SPRINGFIELD, Ill. (NEXSTAR) — It’s often the second most expensive time of the year for families, only behind holidays. Back to school season is around the corner, and prices are higher than ever.
“Depending on how many children you have, or just what your budget can contain, and with household things that are all costing a lot more these days as well, rent, Tiffany Mathis-Posey, CEO of Central Illinois Boy’s and Girl’s Club, said. “Things have gone up. It makes it a struggle.”
An annual report released by Deloitte projects the average family will spend close to 600 dollars this year on back to school supplies. The price for supplies like clothes, backpacks, notebooks and pencils have jumped over 20 percent in two years, according to the consumer price index.
And for the first time in three years, there is no tax break coming from the state.
“We were hopeful that they would extend those tax breaks for gas and groceries. Especially during this time our kids are getting ready to go back to school,” Sen. Sally Turner (R-Lincoln) said.
A little bit of the pain was spared the past two years during these shopping trips thanks to a sales tax holiday in Illinois. For 10 days in august, the state lowered the sales tax on back to school supplies from 6.25 Percent to just 1.25 percent. But this year, that didn’t happen.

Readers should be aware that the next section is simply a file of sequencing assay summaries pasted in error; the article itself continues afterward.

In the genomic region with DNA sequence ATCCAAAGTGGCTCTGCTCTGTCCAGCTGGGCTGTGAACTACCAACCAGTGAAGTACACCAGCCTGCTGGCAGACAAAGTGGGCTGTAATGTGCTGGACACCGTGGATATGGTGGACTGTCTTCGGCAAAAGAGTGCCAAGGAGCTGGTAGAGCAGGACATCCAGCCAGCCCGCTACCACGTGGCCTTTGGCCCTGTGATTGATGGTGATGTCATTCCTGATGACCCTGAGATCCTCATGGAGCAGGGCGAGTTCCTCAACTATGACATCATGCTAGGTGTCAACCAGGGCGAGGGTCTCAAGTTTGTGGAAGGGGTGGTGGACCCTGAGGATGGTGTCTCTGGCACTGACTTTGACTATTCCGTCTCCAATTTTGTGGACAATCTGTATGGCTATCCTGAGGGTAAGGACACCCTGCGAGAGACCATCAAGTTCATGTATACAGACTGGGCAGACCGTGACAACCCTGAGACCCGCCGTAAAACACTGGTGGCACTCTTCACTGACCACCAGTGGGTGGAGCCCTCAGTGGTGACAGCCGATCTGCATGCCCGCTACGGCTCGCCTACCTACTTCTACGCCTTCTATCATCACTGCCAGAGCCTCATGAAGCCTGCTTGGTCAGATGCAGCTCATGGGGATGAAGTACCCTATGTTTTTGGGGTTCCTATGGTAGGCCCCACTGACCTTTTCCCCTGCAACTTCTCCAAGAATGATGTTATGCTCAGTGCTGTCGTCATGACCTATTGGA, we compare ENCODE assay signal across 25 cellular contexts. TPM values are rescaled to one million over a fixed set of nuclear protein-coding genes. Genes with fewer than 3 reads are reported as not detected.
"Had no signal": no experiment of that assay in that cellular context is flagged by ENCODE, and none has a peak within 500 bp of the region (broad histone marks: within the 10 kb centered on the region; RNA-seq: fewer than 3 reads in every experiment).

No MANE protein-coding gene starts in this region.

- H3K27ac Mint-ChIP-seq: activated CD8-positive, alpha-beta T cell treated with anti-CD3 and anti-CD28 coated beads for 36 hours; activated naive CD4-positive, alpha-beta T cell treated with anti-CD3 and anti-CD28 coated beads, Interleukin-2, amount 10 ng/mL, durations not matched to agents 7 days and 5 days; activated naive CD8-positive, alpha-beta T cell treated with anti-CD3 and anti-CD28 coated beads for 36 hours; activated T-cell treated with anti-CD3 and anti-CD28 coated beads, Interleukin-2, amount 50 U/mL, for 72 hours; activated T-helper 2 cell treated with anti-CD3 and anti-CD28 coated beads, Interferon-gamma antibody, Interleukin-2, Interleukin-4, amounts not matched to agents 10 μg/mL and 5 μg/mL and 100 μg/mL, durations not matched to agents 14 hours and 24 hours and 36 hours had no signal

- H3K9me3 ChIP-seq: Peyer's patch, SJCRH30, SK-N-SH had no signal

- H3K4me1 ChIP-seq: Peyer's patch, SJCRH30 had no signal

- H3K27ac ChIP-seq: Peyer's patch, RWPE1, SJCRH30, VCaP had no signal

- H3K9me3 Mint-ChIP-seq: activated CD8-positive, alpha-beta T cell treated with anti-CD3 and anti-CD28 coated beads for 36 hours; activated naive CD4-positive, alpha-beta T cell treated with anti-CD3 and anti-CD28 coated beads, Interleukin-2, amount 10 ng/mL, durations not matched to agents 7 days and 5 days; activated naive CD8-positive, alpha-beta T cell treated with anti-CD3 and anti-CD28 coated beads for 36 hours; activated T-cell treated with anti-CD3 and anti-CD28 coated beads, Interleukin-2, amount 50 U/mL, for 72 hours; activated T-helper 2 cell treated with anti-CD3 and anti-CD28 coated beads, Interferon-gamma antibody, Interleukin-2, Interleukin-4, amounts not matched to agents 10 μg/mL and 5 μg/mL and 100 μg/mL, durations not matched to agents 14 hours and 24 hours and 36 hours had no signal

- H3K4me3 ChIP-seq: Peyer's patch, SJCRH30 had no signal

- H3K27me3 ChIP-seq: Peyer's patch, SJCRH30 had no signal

“I would venture to guess that most of our constituents would like to see something to that nature,”
In the past, the sales tax holiday was looped into a package of tax relief measures. Such as the one in 2021 that was passed because of the pandemic, and the 2022 relief due to high inflation. Non profit groups will try to ease the burden with school supply drives next month.
But even they could benefit from the tax break going forward.
“I’ve been in nonprofit like 20 plus years now, it’s always been a struggle for families with back to school supplies, and it always seems to sneak up on you,” Mathis-Posey said. “I work in the industry. And I’m like, Oh, my gosh, August is next month, like, I haven’t even thinking about school.”